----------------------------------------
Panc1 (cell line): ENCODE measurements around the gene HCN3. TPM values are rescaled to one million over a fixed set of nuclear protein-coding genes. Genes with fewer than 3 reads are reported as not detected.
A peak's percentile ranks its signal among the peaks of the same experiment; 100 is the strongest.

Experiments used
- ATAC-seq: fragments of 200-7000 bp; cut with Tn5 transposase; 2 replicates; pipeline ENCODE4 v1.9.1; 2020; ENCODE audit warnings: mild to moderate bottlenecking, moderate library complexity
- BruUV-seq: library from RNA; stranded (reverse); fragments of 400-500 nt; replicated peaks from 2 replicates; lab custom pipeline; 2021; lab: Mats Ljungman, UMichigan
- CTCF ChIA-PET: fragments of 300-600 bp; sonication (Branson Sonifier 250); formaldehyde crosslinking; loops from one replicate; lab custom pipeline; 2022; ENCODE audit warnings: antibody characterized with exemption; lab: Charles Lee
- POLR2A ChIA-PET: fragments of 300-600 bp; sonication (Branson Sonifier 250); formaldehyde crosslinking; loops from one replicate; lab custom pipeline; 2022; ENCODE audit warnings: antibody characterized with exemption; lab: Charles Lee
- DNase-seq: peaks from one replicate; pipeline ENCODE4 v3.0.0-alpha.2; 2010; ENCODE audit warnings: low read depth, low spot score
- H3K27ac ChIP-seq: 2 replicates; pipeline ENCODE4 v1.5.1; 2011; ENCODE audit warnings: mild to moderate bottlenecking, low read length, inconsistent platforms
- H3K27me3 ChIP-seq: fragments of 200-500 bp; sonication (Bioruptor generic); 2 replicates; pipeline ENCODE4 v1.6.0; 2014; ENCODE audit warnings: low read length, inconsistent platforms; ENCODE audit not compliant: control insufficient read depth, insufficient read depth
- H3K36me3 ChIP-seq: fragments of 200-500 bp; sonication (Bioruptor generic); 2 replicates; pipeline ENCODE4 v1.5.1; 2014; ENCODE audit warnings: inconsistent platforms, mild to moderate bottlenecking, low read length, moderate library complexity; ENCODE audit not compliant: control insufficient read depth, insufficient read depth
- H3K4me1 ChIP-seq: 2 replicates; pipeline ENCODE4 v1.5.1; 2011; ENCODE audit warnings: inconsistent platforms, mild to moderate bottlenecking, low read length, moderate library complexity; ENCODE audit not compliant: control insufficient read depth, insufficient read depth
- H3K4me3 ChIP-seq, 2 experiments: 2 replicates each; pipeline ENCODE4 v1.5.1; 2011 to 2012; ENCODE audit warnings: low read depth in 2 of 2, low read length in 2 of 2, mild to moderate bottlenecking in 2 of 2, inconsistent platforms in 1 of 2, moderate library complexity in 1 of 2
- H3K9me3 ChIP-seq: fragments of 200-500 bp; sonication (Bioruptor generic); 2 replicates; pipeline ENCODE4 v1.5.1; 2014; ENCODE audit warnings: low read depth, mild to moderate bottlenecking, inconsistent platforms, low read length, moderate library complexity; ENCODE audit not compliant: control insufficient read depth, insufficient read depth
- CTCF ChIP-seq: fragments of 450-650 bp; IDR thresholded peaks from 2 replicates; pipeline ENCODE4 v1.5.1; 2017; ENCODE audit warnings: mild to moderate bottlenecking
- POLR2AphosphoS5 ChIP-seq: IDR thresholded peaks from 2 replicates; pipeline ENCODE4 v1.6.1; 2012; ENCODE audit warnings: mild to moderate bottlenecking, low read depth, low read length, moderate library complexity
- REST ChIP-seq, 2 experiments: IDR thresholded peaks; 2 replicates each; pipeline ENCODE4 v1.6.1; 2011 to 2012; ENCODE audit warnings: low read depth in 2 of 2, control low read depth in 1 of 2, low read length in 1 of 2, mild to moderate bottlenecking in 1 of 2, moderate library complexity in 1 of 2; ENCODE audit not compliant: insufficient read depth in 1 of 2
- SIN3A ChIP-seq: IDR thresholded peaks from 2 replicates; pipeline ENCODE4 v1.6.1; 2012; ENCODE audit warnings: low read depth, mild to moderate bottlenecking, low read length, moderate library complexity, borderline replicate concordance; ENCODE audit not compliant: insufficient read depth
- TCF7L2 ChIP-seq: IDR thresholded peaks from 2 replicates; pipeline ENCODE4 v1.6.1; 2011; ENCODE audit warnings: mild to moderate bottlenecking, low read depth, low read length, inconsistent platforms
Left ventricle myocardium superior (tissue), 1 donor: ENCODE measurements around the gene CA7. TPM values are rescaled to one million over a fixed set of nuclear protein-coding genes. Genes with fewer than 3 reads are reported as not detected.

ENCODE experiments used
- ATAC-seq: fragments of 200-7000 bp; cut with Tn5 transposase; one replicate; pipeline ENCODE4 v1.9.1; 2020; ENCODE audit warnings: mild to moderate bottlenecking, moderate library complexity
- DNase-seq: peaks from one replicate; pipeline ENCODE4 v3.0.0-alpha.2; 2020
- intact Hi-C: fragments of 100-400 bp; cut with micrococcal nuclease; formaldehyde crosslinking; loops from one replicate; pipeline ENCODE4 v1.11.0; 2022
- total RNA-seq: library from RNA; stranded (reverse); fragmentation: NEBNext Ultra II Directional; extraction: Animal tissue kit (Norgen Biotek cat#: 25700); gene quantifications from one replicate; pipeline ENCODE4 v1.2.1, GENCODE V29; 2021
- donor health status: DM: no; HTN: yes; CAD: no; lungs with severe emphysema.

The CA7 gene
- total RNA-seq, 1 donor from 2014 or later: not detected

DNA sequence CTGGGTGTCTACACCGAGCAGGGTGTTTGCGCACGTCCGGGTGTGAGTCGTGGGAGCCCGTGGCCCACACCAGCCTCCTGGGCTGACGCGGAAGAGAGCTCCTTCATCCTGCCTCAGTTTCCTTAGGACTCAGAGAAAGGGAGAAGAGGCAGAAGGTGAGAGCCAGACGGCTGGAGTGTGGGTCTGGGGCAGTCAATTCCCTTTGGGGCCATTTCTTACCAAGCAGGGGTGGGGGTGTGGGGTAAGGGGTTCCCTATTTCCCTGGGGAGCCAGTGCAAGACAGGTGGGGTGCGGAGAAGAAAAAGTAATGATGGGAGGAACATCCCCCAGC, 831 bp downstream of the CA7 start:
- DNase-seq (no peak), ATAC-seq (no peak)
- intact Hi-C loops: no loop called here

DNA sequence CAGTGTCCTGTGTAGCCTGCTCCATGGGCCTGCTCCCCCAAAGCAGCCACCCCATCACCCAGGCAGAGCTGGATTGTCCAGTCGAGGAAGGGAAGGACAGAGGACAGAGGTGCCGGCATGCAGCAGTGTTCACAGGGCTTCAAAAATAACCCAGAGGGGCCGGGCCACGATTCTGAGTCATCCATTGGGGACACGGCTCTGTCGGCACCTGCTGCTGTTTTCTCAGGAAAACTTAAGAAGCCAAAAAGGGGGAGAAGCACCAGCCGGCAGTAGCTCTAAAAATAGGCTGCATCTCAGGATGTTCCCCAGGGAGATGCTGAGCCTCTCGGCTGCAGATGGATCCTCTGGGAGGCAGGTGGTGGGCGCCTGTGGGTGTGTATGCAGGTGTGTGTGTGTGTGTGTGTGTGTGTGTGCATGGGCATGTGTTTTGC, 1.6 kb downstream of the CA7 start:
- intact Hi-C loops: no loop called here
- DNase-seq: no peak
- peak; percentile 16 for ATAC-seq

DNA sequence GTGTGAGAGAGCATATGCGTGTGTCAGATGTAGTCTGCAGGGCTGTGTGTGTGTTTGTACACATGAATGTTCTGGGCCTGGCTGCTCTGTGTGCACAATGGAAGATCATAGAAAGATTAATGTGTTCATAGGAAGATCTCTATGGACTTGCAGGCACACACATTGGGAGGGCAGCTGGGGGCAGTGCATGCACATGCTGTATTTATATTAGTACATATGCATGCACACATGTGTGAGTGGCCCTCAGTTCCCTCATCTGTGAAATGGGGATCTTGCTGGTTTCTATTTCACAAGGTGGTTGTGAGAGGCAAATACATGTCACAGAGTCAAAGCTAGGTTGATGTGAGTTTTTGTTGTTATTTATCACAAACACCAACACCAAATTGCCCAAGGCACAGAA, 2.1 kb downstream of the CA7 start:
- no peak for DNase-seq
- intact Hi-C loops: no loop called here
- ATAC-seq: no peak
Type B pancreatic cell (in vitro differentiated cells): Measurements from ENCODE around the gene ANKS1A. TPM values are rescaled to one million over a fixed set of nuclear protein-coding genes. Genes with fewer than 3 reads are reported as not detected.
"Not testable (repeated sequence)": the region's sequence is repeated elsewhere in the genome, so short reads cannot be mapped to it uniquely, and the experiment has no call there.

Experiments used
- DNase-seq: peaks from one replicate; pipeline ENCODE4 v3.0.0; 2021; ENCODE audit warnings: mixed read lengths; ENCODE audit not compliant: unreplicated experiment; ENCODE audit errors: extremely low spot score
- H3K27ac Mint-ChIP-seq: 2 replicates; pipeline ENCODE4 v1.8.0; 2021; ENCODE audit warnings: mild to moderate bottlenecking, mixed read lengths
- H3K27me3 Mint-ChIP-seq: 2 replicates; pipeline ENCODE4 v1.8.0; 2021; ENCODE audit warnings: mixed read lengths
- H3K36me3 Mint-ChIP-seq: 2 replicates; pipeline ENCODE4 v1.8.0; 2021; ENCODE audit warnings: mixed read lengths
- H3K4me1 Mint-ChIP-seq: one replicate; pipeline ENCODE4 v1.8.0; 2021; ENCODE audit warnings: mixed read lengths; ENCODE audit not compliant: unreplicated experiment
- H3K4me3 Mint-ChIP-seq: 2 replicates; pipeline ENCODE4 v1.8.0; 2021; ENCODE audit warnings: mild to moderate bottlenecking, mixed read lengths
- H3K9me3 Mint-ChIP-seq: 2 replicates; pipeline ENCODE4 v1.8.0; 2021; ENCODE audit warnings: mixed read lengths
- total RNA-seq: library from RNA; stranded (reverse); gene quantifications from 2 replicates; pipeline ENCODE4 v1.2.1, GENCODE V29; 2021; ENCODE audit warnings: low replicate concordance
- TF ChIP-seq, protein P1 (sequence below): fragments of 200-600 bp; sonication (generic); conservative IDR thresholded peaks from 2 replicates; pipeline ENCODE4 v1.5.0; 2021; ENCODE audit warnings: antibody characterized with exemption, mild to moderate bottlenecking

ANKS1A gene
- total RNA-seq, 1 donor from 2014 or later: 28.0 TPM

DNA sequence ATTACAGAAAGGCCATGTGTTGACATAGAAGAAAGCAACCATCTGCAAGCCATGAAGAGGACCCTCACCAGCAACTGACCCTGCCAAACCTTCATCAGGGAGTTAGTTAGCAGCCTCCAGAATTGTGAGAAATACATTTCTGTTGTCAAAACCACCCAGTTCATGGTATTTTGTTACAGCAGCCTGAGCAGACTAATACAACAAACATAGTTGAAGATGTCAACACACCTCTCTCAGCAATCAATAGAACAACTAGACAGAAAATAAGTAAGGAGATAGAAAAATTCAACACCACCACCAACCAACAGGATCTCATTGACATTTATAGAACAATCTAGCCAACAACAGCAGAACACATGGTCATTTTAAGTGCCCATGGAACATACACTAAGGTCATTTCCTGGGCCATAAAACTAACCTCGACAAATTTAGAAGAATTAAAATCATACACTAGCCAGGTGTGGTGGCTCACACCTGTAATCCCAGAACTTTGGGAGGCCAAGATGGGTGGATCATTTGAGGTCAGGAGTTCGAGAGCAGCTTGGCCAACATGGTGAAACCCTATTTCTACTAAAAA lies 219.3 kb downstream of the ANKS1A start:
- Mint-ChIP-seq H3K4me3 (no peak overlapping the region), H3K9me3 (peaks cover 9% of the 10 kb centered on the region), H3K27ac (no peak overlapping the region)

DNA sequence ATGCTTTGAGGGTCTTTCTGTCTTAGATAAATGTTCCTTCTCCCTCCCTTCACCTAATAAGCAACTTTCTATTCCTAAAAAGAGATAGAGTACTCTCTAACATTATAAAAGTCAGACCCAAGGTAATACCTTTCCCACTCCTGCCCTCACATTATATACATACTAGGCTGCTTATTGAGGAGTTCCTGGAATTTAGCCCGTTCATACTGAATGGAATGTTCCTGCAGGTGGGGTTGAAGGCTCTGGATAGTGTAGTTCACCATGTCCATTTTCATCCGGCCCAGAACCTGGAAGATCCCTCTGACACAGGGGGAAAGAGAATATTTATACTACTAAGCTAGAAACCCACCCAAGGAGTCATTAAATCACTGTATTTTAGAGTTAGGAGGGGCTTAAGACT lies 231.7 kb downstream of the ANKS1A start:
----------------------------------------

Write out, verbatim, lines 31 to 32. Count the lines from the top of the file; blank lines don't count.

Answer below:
- intact Hi-C loops: no loop called here

DNA sequence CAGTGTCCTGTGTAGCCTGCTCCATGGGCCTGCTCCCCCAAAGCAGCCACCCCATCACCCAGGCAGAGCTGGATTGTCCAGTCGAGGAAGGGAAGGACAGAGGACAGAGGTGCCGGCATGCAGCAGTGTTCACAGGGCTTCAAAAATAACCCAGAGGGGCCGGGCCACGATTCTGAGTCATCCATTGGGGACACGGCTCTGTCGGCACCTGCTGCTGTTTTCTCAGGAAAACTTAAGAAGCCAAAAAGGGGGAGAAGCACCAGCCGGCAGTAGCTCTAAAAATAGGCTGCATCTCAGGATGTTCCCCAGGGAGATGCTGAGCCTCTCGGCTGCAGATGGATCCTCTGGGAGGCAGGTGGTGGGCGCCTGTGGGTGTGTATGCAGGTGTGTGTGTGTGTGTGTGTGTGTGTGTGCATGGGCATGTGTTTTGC, 1.6 kb downstream of the CA7 start: